The Valdez Star - Serving Prince William Sound and Copper River Basin

By TONY GORMAN
For the Star 

Alyeska celebrates fortieth anniversary of Trans-Alaska Pipeline

Past, present and future are bright for state's important and famous asset

 

August 2, 2017

Tony Gorman photo

Alyeska Pipeline Service Co. hosted a celebration at the Valdez Civic Center last Thursday, recognizing its 40th anniversary.

It's been 40 years since men and women spent three blistery winters and blazing summers constructing one of Alaska's biggest assets.

Since then, 17 billion barrels of oil have traveled from Prudhoe Bay to Valdez via TAPS, the Trans-Alaska Pipeline System.

The Alyeska Pipeline Service Company has seen everything since it was tasked with operating TAPS. Last week, those milestones and more were on display during its 40th Anniversary Celebration at the Valdez Civic Center.

Guests included Alyeska staff, city leaders, Prince William Sound Regional Citizens Advisory Council (PWSRCAC) staff and board members, and representatives from the U.S. Coast Guard.

Attendees were treated to a documentary on the construction of TAPS. The film showed the conditions that workers had to endure while constructing the 800-mile pipeline. Afterwards, a four-person panel of Alyeska's past, present, and future discussed their time work with the company over the past 40 years.

The panel consisted of Marine Services Transitions Manager Mike Day, Valdez Terminal Director Scott Hicks, retired Alyeska Ballast Water Operations Supervisor Steve Goudreau, and Oil Spill Response Coordinator Kate Goudreau.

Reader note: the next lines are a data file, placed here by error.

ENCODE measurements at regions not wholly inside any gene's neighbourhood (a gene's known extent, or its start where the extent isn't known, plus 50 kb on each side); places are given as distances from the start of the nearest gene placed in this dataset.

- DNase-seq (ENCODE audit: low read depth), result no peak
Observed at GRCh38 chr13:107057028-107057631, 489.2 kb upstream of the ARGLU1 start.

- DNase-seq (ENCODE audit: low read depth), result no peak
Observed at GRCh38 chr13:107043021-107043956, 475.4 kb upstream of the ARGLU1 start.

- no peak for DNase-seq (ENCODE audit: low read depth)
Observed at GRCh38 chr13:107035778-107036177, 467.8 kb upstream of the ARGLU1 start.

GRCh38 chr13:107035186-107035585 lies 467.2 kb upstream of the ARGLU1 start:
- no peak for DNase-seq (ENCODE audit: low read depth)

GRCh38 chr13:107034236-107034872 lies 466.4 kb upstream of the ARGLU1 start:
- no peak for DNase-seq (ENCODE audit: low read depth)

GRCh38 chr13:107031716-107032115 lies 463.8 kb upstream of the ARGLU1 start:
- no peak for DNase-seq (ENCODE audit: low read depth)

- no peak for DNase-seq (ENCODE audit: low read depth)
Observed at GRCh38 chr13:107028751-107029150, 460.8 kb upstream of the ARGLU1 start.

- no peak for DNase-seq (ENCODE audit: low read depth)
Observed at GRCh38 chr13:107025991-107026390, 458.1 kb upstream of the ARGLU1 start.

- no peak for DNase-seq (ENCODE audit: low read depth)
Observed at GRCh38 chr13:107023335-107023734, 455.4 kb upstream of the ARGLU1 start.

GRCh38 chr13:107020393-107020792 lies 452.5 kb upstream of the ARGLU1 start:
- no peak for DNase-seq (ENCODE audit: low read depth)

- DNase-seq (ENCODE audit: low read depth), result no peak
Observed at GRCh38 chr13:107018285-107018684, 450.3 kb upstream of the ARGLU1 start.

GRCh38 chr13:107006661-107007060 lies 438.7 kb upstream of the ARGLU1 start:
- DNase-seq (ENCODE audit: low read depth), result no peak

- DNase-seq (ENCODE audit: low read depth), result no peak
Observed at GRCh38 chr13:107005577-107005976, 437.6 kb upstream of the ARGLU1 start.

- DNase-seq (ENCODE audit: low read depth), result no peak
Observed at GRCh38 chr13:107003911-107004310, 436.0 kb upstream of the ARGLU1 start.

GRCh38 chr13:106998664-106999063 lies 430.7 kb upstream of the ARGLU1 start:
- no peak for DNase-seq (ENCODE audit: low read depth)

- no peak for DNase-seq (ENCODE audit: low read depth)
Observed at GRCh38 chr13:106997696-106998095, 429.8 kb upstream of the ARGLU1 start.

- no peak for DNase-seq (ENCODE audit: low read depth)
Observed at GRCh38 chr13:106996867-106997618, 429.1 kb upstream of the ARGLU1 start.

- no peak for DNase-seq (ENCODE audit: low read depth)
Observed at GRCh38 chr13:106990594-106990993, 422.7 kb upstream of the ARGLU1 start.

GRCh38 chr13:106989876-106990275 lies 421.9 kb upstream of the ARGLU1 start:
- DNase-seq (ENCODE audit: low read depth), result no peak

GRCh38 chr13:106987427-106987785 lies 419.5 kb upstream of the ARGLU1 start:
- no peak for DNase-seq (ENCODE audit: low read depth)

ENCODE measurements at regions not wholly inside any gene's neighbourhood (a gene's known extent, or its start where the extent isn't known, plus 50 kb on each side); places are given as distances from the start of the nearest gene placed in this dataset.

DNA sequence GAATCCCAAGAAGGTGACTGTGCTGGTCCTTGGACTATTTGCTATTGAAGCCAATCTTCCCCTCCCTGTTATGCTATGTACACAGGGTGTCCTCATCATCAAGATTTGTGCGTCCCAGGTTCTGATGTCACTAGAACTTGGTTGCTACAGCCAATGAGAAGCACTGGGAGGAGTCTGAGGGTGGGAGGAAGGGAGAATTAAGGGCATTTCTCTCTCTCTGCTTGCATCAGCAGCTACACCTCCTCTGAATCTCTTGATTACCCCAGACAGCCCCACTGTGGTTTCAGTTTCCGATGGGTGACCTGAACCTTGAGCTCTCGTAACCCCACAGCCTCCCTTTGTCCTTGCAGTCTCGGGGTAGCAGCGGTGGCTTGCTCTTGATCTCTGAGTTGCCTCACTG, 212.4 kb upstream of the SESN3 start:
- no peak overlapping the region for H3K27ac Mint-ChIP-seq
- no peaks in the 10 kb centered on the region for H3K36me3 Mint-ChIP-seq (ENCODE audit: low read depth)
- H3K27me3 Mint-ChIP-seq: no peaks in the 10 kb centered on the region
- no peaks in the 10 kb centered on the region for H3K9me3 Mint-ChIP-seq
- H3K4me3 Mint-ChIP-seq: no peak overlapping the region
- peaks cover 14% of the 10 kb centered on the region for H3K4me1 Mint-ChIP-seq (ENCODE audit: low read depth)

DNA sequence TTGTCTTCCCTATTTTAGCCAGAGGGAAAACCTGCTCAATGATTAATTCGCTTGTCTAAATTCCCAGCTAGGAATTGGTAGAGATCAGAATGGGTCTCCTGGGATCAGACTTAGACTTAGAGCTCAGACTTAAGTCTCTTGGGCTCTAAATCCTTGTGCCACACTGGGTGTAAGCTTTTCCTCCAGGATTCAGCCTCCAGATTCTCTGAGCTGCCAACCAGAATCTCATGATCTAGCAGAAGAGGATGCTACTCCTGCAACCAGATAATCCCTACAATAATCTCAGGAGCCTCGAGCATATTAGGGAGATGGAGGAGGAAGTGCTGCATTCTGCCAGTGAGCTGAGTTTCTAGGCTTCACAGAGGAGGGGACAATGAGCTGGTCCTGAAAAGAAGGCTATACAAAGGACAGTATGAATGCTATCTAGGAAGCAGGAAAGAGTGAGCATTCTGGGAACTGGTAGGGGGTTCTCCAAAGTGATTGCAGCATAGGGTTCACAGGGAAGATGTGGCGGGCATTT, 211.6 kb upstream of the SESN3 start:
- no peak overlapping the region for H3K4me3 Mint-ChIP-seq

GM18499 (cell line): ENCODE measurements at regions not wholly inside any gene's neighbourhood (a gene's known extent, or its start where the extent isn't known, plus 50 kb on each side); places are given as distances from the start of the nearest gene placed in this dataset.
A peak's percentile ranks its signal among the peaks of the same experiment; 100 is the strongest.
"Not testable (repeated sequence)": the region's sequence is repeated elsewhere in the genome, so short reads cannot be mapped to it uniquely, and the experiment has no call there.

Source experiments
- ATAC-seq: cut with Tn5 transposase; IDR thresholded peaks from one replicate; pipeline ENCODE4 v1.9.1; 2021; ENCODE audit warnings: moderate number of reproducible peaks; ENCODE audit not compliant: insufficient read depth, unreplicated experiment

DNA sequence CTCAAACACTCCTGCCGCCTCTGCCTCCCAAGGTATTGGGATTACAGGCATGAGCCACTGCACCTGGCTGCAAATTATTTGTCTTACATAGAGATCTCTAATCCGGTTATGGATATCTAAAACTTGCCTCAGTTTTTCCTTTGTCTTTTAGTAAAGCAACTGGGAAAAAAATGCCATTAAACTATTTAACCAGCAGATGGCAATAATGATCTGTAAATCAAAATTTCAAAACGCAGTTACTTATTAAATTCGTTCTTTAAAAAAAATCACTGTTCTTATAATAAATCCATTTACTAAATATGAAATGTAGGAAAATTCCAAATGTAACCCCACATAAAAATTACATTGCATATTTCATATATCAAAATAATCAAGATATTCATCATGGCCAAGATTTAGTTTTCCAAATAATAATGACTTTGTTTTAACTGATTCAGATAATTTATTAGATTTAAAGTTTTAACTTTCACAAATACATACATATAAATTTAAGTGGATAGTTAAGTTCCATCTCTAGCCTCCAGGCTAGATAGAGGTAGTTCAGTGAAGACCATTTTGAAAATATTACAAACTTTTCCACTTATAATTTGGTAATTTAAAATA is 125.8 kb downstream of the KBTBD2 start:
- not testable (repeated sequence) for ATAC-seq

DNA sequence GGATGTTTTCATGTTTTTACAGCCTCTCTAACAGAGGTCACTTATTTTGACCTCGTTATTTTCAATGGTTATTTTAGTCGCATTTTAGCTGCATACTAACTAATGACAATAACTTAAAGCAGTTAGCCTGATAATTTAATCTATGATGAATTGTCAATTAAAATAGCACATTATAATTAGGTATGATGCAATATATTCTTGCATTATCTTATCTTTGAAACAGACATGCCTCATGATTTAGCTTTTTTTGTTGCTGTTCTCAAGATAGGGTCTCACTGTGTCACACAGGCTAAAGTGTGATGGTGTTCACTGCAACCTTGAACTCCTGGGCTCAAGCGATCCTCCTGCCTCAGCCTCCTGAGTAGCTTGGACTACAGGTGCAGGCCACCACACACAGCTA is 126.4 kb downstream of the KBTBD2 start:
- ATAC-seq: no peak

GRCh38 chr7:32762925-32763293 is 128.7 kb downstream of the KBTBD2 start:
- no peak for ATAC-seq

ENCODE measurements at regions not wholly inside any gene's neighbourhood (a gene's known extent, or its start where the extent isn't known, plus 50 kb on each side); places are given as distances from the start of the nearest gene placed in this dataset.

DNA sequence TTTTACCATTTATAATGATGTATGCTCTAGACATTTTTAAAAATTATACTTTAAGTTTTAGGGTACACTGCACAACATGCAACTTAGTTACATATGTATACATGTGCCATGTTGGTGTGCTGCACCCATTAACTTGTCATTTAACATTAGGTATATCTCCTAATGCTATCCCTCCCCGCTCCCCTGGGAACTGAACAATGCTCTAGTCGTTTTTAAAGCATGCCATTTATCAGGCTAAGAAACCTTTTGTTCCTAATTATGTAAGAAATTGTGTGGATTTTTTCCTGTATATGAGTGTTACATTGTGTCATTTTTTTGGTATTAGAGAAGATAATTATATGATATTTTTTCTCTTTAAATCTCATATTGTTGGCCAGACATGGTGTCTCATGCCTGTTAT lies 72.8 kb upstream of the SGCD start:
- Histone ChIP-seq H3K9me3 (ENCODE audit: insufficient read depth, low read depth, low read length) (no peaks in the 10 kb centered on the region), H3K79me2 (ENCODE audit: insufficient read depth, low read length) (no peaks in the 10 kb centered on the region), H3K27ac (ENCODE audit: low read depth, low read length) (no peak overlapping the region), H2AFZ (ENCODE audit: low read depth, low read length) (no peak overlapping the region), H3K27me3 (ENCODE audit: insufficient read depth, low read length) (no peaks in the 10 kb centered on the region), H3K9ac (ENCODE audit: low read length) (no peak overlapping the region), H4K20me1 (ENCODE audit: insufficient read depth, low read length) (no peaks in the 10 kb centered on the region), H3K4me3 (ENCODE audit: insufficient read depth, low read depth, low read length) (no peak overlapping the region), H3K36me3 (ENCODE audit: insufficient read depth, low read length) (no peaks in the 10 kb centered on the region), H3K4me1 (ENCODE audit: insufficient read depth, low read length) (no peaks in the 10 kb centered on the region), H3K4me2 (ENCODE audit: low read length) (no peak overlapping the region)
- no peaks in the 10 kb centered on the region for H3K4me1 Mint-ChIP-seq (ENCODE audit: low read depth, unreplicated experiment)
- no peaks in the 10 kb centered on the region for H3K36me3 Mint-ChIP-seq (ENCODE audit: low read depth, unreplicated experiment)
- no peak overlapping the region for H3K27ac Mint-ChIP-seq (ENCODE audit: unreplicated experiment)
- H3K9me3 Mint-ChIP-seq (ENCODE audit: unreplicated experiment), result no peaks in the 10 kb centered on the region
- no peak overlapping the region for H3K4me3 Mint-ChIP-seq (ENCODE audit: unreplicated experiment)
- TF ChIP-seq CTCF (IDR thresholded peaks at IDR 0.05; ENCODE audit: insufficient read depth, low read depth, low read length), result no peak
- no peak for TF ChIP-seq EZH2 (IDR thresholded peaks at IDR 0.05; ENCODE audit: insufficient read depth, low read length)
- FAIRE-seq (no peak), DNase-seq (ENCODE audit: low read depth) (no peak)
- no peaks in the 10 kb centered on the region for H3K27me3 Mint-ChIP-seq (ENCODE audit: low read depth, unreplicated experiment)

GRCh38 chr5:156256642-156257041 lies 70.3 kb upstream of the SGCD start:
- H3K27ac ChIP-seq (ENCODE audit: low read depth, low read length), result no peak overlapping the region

They fielded questions from Kate Dugan, the company's Community and Public Relations Manager, who moderated the discussion. Many of the questions dealt with changes over the past 40 years and how it was like working at Alyeska.

Day talked about how TAPS changed Valdez. He talked about memories of his dad having to drive pipe to Fairbanks, long lines at the bank on payday and going to school in modulars because TAPS brought more people to Valdez.

"I went to school in modulars most of my elementary life because the school went from not very many students to however many it was," Day said. "Then, watched those things progressed into new buildings to take care of a community and make it a good place to for people to live and a place to wanna live."

Hicks, who came to Valdez when he was 24 years-old, the focus on safety has changed over the years.

"It was difficult. It really was because there were a lot of people there working at start-up that were under the old construction mode. Just get the job done. Don't worry about it," Hicks said. "What they allow the workers now to go ahead and use the minds and not only the bodies with the minds. Let them think. Those are the people who are going to come up with better ideas to make stuff better, which is great."

Overall, the panel stressed the family atmosphere as the reason why Alyeska was fun to work. Steve Goudreau said that he takes pride that he and his children have worked with the company.

Tony Gorman photo

L-R, Kate Goudreau, Steve Goudreau, Scott Hicks, and Mike Day of Alyeska Pipeline Service Company talked about the system's past, present and future.

"I can honestly say that I love going to work every day and it was fun," Goudreau said. "I had more fun there. It wasn't fair. But, I've always said, if you can't have fun at what you're doing, you got to stop doing it. They saw that and realized Alyeska was a good company."

The youngest member on the panel, Kate Goudreau - Steve's daughter - thinks the biggest challenge for Alyeska will be maintaining its legacy.

"We have a legacy we kind of have to live up to," Goudreau said. "What do we want see in the next 40 years? It's just keeping up that legacy knowing where we're heading to, keeping up the engagement and getting the community involved."

Goudreau hopes that her daughter will carry-on the Alyeska legacy as she gets older and thrives in Valdez.

 

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